The schools of Flanders and of France are closely connected, and both owe much to Italian influence. The land of Italy, rather than any works of Italian painters, has been the inspiration of the so-called classical landscapists, among whom the Lorrainer Claude and the French Poussin take the rank of captains of a goodly band of followers. In figure painting the Venetians inspire Rubens, and Raphael stands at the head of the academic draughtsmen and composers of " historical" pieces who have been especially numerous in France. Rubens and Raphael together formed Le Brun in the days of Louis XIV., David and Delarochc in the two succeeding centuries, and the modem decorative figure painters, such as Baudry, whose works adorn the public buildings of France. Flemish influence is also strong in the French painting in a gallant vein of the i8th century
from the serious and beautiful art of Watteau (fig. 24, Plate to the slighter productions of a Fragonard. Van Dyck, another Fleming of genius, is largely responsible for the British portraiture of the iStb century, which is affiliated to him through Kneller and Sir Peter Lely. There is something of the courtly elegance of Van Dyck in the beautiful Gainsborough at Edinburgh representing the Hon. Mrs Graham (fig. 25, Plate VIII.). On the whole, though the representative masters of these two schools are original, or at any rate personal, in technique, they are in their attitude towards nature largely dependent on the traditions established in the great Italian schools of figure-painting of the i6th century. The contrast when we turn from France an'd Flanders to Holland is extraordinary. This country produced at the close of the i6th century and in the first half of the i?th a body of painters who owed no direct debt at all to Italy, and, so far as appears, would have been what they were had Titian and Raphael and Michelangelo never existed. They took advantage, it is true, of the mastery over nature and over the material apparatus of painting which had been won for the world by the Italians of the ifth and i6th centuries, but there their debt to the peninsula ended, and in their outlook upon nature they were entirely original.
The Dutch school is indeed an epitome of the art in its modern phase, and all that has been said of this applies with special force to the painting of Holland. Democratic in choice of subject, subtle in observation of tone and atmosphere, refined in colour, free and yet precise in execution, sensitive to every charm of texture and handling, the Dutch painter of the first half of the lyth centtrry represents the1 most varied and the most finished accomplishment in paint that any school can show Such work as he perfected could not fail to exercise a powerful effect on later art, and accordingly we find a current of influence flowing from Holland through the whole course of modern painting, side by side with the more copious tide that had its fountain-head in Italy. Hogarth and Chardin and Morland in the i8th century, the Norwich painters and Constable in the mill, with the French Barbizon landscapists who look to the last as their head, all owe an incalculable debt to the sincere and simple but masterly art of the countrymen of Rembrandt.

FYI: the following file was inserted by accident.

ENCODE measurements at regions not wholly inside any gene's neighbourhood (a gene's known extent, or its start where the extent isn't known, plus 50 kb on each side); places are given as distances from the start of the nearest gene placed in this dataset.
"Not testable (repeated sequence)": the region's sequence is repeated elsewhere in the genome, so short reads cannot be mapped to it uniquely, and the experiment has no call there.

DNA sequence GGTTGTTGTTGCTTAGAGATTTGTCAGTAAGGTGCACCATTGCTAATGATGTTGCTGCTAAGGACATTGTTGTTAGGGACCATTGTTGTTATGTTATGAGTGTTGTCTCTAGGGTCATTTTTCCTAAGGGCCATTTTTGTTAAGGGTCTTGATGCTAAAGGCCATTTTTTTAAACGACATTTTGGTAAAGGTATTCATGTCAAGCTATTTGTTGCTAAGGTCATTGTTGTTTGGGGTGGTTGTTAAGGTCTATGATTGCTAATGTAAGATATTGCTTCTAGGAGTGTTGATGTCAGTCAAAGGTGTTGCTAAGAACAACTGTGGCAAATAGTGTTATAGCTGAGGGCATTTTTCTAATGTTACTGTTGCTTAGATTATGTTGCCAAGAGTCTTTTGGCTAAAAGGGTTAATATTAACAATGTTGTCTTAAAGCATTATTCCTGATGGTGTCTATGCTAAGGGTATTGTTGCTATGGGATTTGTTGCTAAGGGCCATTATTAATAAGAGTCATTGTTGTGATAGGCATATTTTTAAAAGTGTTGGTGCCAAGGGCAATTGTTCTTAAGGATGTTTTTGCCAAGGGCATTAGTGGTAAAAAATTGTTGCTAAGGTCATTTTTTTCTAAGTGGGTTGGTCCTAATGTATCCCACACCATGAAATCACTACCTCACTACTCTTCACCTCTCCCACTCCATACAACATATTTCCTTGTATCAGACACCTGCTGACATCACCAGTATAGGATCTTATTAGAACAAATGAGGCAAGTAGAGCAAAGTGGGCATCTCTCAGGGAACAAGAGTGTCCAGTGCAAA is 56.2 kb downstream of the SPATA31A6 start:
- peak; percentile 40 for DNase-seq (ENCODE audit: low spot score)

$ 22. The Different Kinds of Painting represented in the Modern Schools.—The fact that the Dutch painters have left us masterpieces in so many different walks of painting, makes it convenient that we should add here some brief notes on characteristic modern phases of the art on which they stamped the impress of their genius. The normal subject for the artist, as we have seen, up to the r, I li century, was the figure-subject, generally in some connexion with religion. The Egyptian portrayed the men and women of his time, but the pictures, through their connexion with the sepulchre, had a quasi-religious significance. The Assyrian chronicled the acts of semi-divine kings. Greek artists, whether sculptors or painters, were in the majority of cases occupied with the doings of gods and heroes. Christian art, up to the i6th century, was almost exclusively devoted to religious themes. In all this art, as well as in the more secular figure-painting of the modern schools, the personages represented, with their doings and surroundings, were of intrinsic importance, and the portrayal of them was in a measure an act of service and of honour. Portraiture is differentiated from this kind of subject-picture through stages which it would be interesting to trace, but the portrait, though secular, is always treated in such a way as to exalt or dignify the sitter. Another kind of figure-piece, also differentiated by degrees from the subjectpicture of the loftier kind, is the so-called Genre Painting, in which the human actors and their goings-on are in themselves indifferent, trivial, or mean and even repellent; and in which, accordingly, intrinsic interest of subject has disappeared to be replaced by an artistic interest of a different kind. Landsceft, in modern times so important a branch of painting, is also aif outcome of the traditional figure-piece, for at first it is nothing but a background to a scene in which human figures are prominent. Marine Painting is a branch of landscape art differentiated from this, but supplied at first in the same way with figure-interest. The origin of Animal Painting is to be sought partly in figure-pieces, where, as in Egypt and Assyria, animals play a part in scenes of human life, and partly in landscapes, in which cattle, &c., are introduced to enliven the foreground. The Hunting Picture, combining a treatment of figures and animals in action with landscape of a picturesque character, gives an artist like Rubens a welcome opportunity, and the picture of Dead Came may be regarded as its offshoot. This brings us to the important class of Still-Life Painting, the relation of which to the figure-piece can be traced through the genre picture and the portrait. As a natural scene in the background, so on the nearer planes, a judiciously chosen group of accessory objects adds life and interest to the representation of a personage or scene from human life. Later on these objects, when regarded with the eyes of an artist fully opened to the beauty of the world, become in themselves fit for artistic, aye, even ideal, treatment; and a Vollon will by the magic of his art make the interior of a huge and polished copper caldron look as grand as if it were the very vault of heaven itself.